Dissatisfied with the book value as initially presented by the defendant, the plaintiff advised the defendant that it wanted an appraisal of the golf carts pursuant to the terms of their written agreement. Following the parties inability to settle the matter pursuant to the terms of their own agreement, the present lawsuit which originated this appeal began.
1, 2 Plaintiff's first argument is that the written agreement of the parties, and particularly the purchase and repurchase clause, is governed by the Sales Article of the Uniform Commercial Code (Ill. Rev. Stat. 1973, ch. 26, par. 2-101 et seq.). We disagree. The written agreement signed by both plaintiff and defendant is a contract by which the defendant was employed by the plaintiff to act as a golf professional at Pine Lakes Country Club. The arrangement was one whereby the plaintiff agreed to pay defendant for his professional services. The agreement recites many terms concerning the various duties and obligations of both parties to the agreement. Incidental to the defendant rendering the services of a golf professional, part of the consideration for the agreement was that he purchase the 20 electric golf carts from plaintiff to be operated upon the golf course as a service to its customers. The language of the written agreement is peculiar to services and employment relations, and not a sale of goods. The test of the applicability of the Uniform Commercial Code is whether the predominant purpose of the contract is services or sale of goods. (Bonebrake v. Cox (8th Cir. 1974), 499 F.2d 951.) We perceive the purpose of the disputed agreement to be one of rendition of services, and only incidentally the sale of goods. The Uniform Commercial Code and the various remedies which plaintiff seeks pursuant to it are not applicable to the present factual situation.
The plaintiff's next argument on appeal is that the judgment of the trial court in favor of the defendant finding plaintiff in breach of the repurchase clause of the written agreement is contrary to the manifest weight of the evidence. It appears from the facts in the record that the dispute over what was meant by "book value" in the agreement arose from defendant's use of one book value for price determination under the parties' agreement and another book value for Federal income tax purposes, and led to the plaintiff's decision to elect the alternate method of computing the repurchase price pursuant to the terms of the agreement by averaging appraisals. The terms of the written agreement are clear with regard to this optional method of pricing the golf carts upon repurchase. The language of the contract and the optional pricing method itself shows that the parties contemplated the possibility of a dispute over the term "book value" as used in the agreement. Upon the plaintiff's rejection of defendant's tendered book value of the golf carts, the optional method of setting the repurchase price by appraisal became operative.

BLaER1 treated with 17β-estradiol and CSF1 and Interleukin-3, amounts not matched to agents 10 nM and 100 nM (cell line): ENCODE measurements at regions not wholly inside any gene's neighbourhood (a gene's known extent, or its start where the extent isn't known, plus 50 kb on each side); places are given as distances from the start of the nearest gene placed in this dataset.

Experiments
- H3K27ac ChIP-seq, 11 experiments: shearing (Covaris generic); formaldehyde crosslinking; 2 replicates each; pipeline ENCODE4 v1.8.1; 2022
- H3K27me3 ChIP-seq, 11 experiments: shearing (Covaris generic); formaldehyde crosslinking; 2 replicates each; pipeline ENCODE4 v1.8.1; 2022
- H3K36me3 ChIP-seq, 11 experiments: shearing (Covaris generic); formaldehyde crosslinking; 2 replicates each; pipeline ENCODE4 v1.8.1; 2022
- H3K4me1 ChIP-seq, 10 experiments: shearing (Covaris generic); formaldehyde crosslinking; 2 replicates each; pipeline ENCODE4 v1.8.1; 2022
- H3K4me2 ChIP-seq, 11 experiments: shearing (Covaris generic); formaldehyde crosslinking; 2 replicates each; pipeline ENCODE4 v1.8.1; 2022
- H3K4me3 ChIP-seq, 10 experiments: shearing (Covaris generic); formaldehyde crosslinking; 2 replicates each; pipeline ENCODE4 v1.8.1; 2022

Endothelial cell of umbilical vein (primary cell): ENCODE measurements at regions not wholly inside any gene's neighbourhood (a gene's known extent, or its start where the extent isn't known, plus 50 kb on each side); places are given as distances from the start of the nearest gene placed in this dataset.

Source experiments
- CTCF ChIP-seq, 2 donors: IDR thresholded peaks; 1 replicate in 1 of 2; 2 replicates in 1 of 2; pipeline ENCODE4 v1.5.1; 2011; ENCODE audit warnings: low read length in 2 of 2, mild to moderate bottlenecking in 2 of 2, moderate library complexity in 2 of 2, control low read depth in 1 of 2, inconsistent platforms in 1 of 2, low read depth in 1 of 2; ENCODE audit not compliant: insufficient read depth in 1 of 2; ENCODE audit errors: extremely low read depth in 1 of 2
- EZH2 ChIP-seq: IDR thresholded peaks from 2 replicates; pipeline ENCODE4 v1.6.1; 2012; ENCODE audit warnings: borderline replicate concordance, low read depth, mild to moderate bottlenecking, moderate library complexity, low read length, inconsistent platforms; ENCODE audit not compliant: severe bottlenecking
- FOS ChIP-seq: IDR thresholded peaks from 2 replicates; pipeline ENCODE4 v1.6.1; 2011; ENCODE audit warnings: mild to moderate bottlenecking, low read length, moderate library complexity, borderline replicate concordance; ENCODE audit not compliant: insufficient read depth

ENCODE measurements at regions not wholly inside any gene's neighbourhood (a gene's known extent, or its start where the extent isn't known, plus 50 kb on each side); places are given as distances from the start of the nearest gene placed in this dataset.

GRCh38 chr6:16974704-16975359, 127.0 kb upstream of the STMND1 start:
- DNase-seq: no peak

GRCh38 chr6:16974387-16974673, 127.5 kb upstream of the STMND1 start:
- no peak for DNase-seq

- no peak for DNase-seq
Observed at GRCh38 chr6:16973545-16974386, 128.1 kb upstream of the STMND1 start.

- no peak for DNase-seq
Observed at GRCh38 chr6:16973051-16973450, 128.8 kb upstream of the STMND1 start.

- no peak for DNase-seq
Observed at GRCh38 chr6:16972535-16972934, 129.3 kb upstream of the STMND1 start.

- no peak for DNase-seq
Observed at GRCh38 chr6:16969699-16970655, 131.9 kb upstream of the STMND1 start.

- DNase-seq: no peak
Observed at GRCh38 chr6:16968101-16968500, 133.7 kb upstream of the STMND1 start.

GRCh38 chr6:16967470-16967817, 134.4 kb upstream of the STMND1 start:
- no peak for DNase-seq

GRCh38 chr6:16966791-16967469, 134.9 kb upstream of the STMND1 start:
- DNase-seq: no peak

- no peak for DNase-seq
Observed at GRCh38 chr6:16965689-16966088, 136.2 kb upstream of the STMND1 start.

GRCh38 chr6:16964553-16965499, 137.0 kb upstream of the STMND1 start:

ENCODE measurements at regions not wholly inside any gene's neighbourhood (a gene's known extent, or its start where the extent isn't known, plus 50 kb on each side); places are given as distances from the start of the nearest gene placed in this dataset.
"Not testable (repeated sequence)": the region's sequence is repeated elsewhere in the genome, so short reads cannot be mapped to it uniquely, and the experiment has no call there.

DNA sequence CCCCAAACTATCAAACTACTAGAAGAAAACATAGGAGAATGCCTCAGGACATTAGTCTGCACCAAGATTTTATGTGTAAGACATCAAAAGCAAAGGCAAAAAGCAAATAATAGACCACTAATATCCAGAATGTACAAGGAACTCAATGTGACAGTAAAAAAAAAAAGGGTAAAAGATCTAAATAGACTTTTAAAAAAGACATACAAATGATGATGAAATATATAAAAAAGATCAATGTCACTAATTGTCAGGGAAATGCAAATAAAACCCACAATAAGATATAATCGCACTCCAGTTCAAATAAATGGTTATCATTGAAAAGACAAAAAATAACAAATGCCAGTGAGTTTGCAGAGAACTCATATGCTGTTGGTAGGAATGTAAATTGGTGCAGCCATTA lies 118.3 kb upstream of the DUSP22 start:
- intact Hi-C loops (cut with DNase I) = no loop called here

3 The record clearly supports the conclusion of the trial court that the plaintiff breached the contract to repurchase the golf carts. Defendant did deliver at plaintiff's request an appraisal of the golf carts by David Ogilivie. Mr. Ogilivie testified at trial and identified the appraisal of the carts that he had rendered. The trial court accordingly admitted the appraisal into evidence. Plaintiff had prepared and offered two purported appraisals, both of which were refused admission into evidence by the trial court. Plaintiff's first purported appraisal consisted of a letter from P.B. Schuecking, president of R.S.C., Inc., a golf cart company. Mr. Schuecking's letter was an offer to buy the golf carts in controversy. At trial Schuecking testified that his letter did not represent an appraisal of the golf carts and that plaintiff had not requested him to make an appraisal. Plaintiff's second purported appraisal was a letter from Jack Kropf, branch manager of E-Z-Go Car Division of Textron, Inc. This letter and its ...